Cut each quarter of peel into fine shreds. On my first attempt I thought I’d managed to cut the shreds pretty fine but on reflection they were still a bit too chunky. It’s personal preference, of course, but I’d advise aiming to get your slices thinner than a matchstick if you can.

2.) Squeeze each of the peeled oranges and lemons into a jug, removing and reserving all the pulp and pips.

3.) Make the juice up to 4 litres with cold water, pouring it into the bowl with the shredded peel. Use more than one bowl if you need to. Tie the reserved pith, squeezed-out orange and lemon pulp and the pips in muslin bag and push into the peel and juice. Set aside in a cold place and leave overnight.

4.) The next day, tip the juice and shredded peel into a large stainless steel or enamelled pan and push the muslin bag down under the juice. Bring to the boil then lower the heat so that the liquid continues to simmer. It is ready when the peel is totally soft and translucent. One my first attempt, with really chunky peel, this took about an hour and 10.

5.) Place a small plate or saucer into the fridge to cool. Sounds strange but you’ll need it later.

5.) Once the fruit is ready, lift out the muslin bag and leave it in a bowl until it is cool enough to handle. Add the sugar to the peel and juice and turn up the heat, bringing the marmalade to a rolling boil. Squeeze as much juice as you can from the reserved muslin bag into the pan. As you squeeze you should feel that the juice coming out of the muslin is thicker than when you started. Leave at a fast boil for 15 minutes.

6.) Remove the chilled plate from the fridge,  add tablespoon of the preserve and then put it back in the fridge for a few mins. Your marmalade has reached setting point if a crinkly skin has formed on the top. Test it by dragging your finger across the surface. Test every 10 – 15 mins (some mixtures can take up to 50 mins so be patient!)

7.) Skim off any scum from the surface and then switch the pan off and leave it to settle for 15/20 mins (if you don’t then you the peel will rise to the top of your marmalade).

8.) Ladle into the sterilised pots, seal immediately and leave alone until the jars have cooled completely.

Beef bourguignon pie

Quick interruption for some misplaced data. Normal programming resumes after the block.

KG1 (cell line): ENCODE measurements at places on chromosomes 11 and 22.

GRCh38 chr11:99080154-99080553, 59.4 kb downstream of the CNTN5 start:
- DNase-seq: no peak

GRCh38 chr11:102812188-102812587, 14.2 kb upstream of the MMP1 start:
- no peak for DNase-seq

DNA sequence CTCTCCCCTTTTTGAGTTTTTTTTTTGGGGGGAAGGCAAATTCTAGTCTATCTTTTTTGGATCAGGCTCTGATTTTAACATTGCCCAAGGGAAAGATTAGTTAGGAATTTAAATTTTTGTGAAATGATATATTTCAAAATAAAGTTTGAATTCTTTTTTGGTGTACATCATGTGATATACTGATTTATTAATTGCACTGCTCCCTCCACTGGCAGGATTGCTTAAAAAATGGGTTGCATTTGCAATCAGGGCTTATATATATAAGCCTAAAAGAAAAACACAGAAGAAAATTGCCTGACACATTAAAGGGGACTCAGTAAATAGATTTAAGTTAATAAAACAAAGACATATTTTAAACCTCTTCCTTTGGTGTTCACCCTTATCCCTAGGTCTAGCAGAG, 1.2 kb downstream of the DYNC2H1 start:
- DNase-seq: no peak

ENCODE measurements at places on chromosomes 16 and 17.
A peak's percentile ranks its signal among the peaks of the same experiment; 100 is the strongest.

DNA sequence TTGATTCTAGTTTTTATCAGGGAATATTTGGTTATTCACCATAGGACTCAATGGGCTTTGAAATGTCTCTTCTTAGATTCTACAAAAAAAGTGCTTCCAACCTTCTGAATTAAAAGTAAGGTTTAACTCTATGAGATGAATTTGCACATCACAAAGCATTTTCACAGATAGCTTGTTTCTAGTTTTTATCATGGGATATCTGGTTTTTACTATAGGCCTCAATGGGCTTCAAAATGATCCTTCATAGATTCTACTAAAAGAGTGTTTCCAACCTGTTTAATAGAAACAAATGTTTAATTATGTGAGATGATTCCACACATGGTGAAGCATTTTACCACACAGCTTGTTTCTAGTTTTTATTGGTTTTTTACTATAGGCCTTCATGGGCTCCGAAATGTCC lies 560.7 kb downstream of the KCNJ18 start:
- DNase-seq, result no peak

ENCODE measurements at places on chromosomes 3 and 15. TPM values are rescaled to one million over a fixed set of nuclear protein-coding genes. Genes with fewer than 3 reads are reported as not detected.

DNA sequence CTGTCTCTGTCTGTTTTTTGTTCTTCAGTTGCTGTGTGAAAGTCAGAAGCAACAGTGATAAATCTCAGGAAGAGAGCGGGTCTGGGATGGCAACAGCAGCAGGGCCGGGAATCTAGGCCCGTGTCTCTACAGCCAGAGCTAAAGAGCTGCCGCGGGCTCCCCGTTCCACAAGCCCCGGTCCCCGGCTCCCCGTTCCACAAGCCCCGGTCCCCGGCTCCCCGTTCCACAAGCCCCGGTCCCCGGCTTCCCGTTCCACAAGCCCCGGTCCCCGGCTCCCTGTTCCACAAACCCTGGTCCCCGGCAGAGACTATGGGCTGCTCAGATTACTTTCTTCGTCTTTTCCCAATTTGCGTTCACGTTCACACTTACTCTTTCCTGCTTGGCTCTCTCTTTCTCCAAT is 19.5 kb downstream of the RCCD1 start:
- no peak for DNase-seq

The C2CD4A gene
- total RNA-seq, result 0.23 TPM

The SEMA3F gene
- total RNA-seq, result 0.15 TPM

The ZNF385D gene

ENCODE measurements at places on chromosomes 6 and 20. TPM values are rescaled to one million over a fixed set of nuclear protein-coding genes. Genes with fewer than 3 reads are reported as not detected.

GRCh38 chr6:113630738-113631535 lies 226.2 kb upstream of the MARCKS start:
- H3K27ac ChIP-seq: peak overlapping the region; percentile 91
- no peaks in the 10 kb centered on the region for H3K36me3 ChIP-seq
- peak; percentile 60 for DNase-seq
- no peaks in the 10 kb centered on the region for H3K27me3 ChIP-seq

This a great pie to make when you’ve got some spare time available, as the meat will need to slow cook so that it melts in the mouth.  Perfect for rainy winter days when you just want to stay tucked up at home, even better if accompanied by a glass of red wine or beer.

Serves 6
Prep time: 45 minutes
Cooking time: approx 3 hours

You will need

2 tablespoons olive oil
600g braising steak, cut up into medium chunks
3 cloves garlic, peeled and chopped into small pieces
25g plain flour
500ml red wine
400ml beef stock (2 small stock cubes)
1 few sprigs of fresh rosemary
1 bay leaf
1 250g pack of cubed pancetta
250g of chestnut mushrooms cut into wedges
350g short crust pastry
1 egg beaten

1.)Heat 1 tablespoon of the oil in a large saucepan. Fry the beef until browned all over, then remove from the pan and set aside.

2.)In the same pan, add the remaining tablespoon of oil and cook the onion and garlic for 5 minutes until soft.

3.)Roll the browned meat in flour and then add it to the pan with the onion and garlic. Cook for 2 minutes, stirring regularly so that the mixture doesn’t stick to the pan.

4.)Next, add the red wine, beef stock, sprigs of rosemary and the bayleaf to the pan. Keep stirring the mixture until it is boiling, turn down the heat and, cover and leave to simmer for 1 hour.

5.)In a separate pan, fry the pancetta, red onions and mushrooms together for 2-3 minutes and then add them to the beef pan. Stir, cover and then simmer for another hour.

6.)Next, remove the lid and cook down for 30 minutes (this should cook off some of the liquid so you’re left with a thickened gravy) and then add to your pie dish. At this stage you can remove the sprigs of rosemary and the bay leaf.

7.)Preheat the oven to 200oC, fan 180oC, gas 6. Roll out the pastry to about ¾ cm thick. You want your pastry lid to hang generously over the side of your pie tin to allow for shrinkage in the oven.

8.)Carefully place your pastry over the top of the pie mixture and dish. Trim the pastry edges and then brush with beaten egg (this will give the pie a lovely golden sheen).

9.)Bake your pie for around 30 minutes, or until bubbling and golden. Serve with mashed potatoes (or even parsley mash)

Click here for printable version of the recipe.